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Disc Sander (Stumpy Jig Contest)

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Project by Quietflyer posted 03-31-2012 02:26 AM 4582 views 31 times favorited 20 comments Add to Favorites Watch

I picked up a couple of these 1 hp treadmill motors from Princess Auto (a Canadian discount auto parts/tool/surplus/everything store) on sale for $20 each and figured I should do something with them, so here we are.

I designed this sander, stealing ideas from the sander built by John Heisz (ibuildit.ca). His is a little more complex than mine in a few ways.

The disc on my sander is made from an Ikea shelf I picked out of the scratch and dent pile for a dollar or two. It is then mounted onto a split bushing, which is then mounted onto the treadmill motor. I had to drill and tap a hole in it for a set screw, since the bushing is designed to use a keyed shaft, and the motor was designed to use a set screw. Not a big deal, except that on the first few test runs, the set screw would back off the slightest bit and the disc would start “migrating” on the shaft. A few drops of superglue on the set screw solved this problem.

Other than the motor cover, the rest of the sander is made from baltic birch ply, a mixture of 12 and 18 mm.

I made the table rather huge, just because I could. Its 18 mm birch ply, and I put a stiffener along the bottom. By gluing up the whole thing while it was clamped firmly to my table saw table, I managed to get a pretty flat and true surface. The table is mounted to the body of the sander using a piano hinge. Several disc sanders I’ve seen online (including John Heisz’s) use complicated trunnions to keep the edge of the table close to the disc at all table angles. I didn’t bother with this, since I figured probably 90% of my sanding would be with the table at 90 degrees to the disc. I also didn’t add a mitre slot, figuring most of the sanding would probably be freehand. If I need one, I can always add it later.

The trunnions are 12 mm ply. I cut the slots using a spiral bit on the router. I made the handles out of some scrap cherry and some carriage bolts.

I added a curved MDF “ramp” in the base on the downward side of the disc to improve dust collection. With the guard and ramp installed, this machine moves quite a lot of air on its own. I was surprised! With a shop vac attached to the collection port, there’s virtually no dust put into the air.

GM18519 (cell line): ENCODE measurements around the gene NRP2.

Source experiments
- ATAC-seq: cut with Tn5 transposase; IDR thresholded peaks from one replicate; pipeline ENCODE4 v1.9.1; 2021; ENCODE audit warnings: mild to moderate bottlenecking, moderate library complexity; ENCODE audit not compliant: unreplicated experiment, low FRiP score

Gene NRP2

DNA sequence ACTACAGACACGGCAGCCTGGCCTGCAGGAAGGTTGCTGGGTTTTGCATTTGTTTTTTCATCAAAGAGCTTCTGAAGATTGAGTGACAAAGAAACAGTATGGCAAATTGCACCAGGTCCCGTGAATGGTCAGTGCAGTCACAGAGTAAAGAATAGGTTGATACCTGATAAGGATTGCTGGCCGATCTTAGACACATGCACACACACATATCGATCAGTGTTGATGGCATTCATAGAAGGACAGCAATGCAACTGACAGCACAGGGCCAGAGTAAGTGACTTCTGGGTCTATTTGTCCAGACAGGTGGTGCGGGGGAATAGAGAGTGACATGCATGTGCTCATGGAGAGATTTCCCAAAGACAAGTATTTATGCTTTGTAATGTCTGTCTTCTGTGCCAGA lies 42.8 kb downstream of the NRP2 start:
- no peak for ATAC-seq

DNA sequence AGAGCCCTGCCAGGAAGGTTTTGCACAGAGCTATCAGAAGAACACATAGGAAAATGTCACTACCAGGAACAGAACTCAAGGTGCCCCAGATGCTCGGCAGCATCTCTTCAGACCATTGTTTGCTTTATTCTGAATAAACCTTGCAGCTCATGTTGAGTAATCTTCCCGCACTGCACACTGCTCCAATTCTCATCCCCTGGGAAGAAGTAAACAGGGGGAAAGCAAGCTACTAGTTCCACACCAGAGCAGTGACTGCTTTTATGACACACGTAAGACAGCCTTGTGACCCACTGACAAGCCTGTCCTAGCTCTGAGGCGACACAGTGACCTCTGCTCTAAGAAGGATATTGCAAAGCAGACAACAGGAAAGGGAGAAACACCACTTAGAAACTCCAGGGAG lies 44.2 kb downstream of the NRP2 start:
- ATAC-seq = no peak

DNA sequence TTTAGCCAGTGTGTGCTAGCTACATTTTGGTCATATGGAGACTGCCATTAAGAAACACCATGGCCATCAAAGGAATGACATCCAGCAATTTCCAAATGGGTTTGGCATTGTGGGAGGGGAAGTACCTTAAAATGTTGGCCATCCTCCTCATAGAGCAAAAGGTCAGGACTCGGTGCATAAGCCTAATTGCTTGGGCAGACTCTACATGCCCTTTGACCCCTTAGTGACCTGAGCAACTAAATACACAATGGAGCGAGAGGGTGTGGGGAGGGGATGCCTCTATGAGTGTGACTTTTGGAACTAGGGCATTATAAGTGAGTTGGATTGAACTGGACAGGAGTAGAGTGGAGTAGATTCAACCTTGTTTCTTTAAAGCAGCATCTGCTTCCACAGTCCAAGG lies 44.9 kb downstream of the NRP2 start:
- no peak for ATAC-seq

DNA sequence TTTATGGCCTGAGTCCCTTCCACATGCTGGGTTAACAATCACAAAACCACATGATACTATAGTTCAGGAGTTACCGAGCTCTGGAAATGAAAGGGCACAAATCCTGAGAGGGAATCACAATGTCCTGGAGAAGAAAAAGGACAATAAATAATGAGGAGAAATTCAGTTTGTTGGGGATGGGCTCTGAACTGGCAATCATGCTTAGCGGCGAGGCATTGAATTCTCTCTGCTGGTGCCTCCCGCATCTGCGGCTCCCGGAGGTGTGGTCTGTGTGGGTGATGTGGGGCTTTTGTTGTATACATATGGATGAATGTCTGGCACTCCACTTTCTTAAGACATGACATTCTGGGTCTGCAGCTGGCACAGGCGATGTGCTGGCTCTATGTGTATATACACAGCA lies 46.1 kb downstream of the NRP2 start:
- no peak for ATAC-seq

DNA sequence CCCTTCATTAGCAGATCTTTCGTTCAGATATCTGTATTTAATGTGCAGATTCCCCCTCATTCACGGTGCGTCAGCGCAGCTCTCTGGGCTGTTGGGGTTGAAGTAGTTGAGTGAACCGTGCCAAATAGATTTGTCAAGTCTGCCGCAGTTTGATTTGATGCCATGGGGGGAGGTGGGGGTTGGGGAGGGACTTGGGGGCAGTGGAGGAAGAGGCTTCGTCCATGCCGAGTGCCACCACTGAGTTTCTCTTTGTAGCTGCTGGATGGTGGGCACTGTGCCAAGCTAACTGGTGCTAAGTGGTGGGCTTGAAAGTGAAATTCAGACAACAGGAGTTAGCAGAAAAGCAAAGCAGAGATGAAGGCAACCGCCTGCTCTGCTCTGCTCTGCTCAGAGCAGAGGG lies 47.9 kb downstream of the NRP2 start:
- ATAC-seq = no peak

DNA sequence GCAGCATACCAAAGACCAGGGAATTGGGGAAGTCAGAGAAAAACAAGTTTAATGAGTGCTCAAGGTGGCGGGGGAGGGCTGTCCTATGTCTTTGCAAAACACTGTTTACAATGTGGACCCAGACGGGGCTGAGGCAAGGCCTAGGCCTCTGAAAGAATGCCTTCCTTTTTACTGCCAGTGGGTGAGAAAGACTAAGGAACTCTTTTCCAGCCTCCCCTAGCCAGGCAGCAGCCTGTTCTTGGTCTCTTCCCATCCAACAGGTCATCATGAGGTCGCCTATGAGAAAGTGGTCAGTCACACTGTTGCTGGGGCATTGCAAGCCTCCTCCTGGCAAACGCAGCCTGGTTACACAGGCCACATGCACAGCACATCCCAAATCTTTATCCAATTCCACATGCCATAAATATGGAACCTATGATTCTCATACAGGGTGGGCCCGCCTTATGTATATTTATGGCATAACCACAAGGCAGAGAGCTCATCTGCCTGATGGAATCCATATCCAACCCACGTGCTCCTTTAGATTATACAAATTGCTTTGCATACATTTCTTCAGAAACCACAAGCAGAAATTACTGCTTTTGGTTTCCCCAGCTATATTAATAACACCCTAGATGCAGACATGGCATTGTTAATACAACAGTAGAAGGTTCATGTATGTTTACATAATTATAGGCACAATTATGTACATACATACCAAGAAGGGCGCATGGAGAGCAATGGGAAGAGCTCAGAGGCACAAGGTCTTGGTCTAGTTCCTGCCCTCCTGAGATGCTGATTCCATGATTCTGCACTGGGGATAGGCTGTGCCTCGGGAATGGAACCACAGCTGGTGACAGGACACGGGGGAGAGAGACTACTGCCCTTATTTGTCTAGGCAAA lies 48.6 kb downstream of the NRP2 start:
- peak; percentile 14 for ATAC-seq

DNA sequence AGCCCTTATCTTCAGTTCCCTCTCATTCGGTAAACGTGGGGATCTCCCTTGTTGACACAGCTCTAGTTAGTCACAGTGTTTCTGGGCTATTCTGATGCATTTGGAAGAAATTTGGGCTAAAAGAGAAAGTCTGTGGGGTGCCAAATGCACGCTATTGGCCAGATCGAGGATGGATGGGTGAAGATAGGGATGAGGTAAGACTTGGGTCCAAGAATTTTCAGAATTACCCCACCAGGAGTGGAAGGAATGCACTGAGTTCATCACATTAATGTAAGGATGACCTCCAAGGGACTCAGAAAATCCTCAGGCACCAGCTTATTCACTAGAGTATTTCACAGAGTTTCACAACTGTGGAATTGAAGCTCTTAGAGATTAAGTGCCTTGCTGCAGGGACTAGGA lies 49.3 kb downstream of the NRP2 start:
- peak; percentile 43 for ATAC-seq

The guard over the disc is made from many segments of 12 mm birch ply, glued to a 12 mm ply back panel.

I put two coats of water based poly on the whole sander, and two extra coats on the table top (figuring it would see hard use).

The switch is a standard household light switch. I’m proud of having wired this thing up without burning/shocking/melting anything, since my electrical skills are poor at best!

I’m quite pleased with the performance of this sander, and I figure I spent about $100 in total, for a tool that would cost $250-300 if purchased new from a store.

The second motor may or may not be reserved for a band saw ;)

UPDATE: I never thought I’d get this much interest in my disc sander! If people would like, I can try to clean up my CAD drawings a little, and I can post them somewhere. They won’t be complete step-by-step plans by any means, but they might be useful to someone trying to build a sander.





20 comments so far

View SuburbanDon's profile

SuburbanDon

486 posts in 1679 days


#1 posted 03-31-2012 03:47 AM

Crazy man. As a kid I had a neighbor who made an electric lawn mower this way. It’s amazing what can be done.

-- --- Measure twice, mis-cut, start over, repeat ---

View Rick's profile

Rick

6454 posts in 1718 days


#2 posted 03-31-2012 08:14 AM

Excellent Idea!!